Review by Fan Zheng
Should we build a wall between ourselves and the people we do not like? This question drives the protagonist Lucy Wu in Wendy Wan-Long Shang’s middle-grade novel. An American-born Chinese girl, Lucy Wu trusts her sixth grade will be perfect. Because her sister is going to a college, she finally can have her own room. She also expects to become the captain of her basketball team. However, the arrival of Yi Po, her maternal aunt from China, means she will have to share her room again. She has to go to a Chinese school, and she loses the competition for the captain’s position to Sloan, a girl who wins by her bullying skills. Lucy Wu builds a wall to keep away from her aunt, Sloan and other people who make her uncomfortable.
The novel offers a window on the experiences of Chinese American children born to immigrant parents. Lucy doesn’t resist the Chinese element in her, but sometimes it can lead to trouble and a sense of being torn between two identities. It depicts the problem that every child of immigrants will face in their American life. On the one hand, the pressure to live according to the expectations of one’s ethnic culture; on the other, the demands of complying with the American culture, some of which are in conflict with one’s home norms. This book succeeds in giving hope to young readers that the two cultures are not incompatible. The challenge can be solved in creative ways and that is the lesson Lucy Wu discovers.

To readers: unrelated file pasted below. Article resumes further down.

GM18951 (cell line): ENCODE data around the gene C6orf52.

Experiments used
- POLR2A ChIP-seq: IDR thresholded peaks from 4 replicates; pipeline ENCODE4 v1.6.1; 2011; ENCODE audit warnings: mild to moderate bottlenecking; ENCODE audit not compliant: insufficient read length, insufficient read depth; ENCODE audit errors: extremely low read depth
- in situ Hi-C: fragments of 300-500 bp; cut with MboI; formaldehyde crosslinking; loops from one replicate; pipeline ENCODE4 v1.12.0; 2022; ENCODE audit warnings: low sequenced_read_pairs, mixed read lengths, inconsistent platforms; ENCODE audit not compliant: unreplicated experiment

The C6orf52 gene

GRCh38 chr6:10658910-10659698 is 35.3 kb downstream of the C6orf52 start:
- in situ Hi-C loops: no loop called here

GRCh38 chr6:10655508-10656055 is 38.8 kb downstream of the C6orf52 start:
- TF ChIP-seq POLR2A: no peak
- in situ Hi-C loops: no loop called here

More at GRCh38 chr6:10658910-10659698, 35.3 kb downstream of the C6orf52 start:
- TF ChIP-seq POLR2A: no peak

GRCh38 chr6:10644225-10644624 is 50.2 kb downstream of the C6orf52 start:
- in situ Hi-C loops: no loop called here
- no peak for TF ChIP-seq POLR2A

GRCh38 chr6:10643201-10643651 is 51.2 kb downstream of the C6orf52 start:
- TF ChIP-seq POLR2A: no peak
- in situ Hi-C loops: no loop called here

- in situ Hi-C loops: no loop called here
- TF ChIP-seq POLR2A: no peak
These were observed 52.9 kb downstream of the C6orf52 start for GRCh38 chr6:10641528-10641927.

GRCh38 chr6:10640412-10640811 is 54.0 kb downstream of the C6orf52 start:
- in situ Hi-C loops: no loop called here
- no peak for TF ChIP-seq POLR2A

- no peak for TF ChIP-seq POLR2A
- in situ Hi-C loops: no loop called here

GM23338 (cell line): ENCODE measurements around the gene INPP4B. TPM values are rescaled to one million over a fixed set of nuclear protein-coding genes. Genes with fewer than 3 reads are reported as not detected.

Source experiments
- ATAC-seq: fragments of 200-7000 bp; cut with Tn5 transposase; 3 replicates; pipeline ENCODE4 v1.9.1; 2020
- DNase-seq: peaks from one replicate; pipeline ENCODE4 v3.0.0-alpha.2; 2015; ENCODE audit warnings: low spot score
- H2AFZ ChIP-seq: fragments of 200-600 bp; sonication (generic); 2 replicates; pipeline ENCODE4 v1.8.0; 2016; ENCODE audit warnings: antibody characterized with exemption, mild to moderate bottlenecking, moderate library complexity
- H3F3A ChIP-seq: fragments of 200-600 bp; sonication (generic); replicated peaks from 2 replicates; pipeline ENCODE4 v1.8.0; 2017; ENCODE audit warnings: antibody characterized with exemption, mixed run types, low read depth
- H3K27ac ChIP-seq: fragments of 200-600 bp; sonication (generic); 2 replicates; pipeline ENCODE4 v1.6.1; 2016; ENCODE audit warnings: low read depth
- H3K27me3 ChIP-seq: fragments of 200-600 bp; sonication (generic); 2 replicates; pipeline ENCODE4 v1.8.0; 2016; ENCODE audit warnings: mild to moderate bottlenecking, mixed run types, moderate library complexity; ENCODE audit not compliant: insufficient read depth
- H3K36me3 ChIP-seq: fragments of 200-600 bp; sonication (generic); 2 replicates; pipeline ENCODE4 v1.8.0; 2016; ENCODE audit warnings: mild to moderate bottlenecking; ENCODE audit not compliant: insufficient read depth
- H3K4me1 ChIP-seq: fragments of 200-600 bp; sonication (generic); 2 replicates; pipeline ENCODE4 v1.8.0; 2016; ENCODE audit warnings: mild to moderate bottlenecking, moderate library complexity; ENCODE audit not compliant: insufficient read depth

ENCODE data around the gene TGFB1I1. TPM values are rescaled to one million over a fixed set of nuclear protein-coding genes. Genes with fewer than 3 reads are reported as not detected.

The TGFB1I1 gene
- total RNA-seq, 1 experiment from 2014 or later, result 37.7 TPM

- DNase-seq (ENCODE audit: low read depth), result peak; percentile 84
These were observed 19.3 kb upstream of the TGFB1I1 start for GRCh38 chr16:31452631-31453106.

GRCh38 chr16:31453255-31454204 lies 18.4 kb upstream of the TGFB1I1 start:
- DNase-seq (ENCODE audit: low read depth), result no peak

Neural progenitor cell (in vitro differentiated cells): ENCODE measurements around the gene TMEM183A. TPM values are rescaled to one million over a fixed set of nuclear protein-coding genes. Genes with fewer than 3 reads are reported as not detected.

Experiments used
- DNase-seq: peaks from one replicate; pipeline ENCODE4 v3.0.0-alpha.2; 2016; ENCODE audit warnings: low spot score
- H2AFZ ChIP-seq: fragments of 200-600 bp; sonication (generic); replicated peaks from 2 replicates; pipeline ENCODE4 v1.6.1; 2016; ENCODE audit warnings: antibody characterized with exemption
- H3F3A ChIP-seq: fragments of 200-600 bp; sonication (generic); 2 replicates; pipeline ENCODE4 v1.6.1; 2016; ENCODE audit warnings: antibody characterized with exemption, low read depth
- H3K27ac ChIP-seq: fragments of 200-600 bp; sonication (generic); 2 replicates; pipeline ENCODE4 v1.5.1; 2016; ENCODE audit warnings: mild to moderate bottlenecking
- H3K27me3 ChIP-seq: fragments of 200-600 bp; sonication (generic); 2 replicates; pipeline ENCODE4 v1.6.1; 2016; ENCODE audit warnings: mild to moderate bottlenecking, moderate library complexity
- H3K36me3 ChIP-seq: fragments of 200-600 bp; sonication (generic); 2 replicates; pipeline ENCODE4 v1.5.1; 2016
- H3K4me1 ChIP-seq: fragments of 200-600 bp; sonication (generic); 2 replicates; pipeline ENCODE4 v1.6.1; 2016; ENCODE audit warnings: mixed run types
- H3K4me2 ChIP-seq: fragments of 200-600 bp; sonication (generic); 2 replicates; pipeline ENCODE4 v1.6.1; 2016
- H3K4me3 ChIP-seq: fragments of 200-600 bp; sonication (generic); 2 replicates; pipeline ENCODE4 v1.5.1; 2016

The Great Wall of Lucy Wu, by Wendy Wan-Long Shang. (2011). Scholastic, 312 pages.
I am an international graduate student from the program Learning Technology. What I usually do is about technology and education. However, culture is also the topic I am interested in.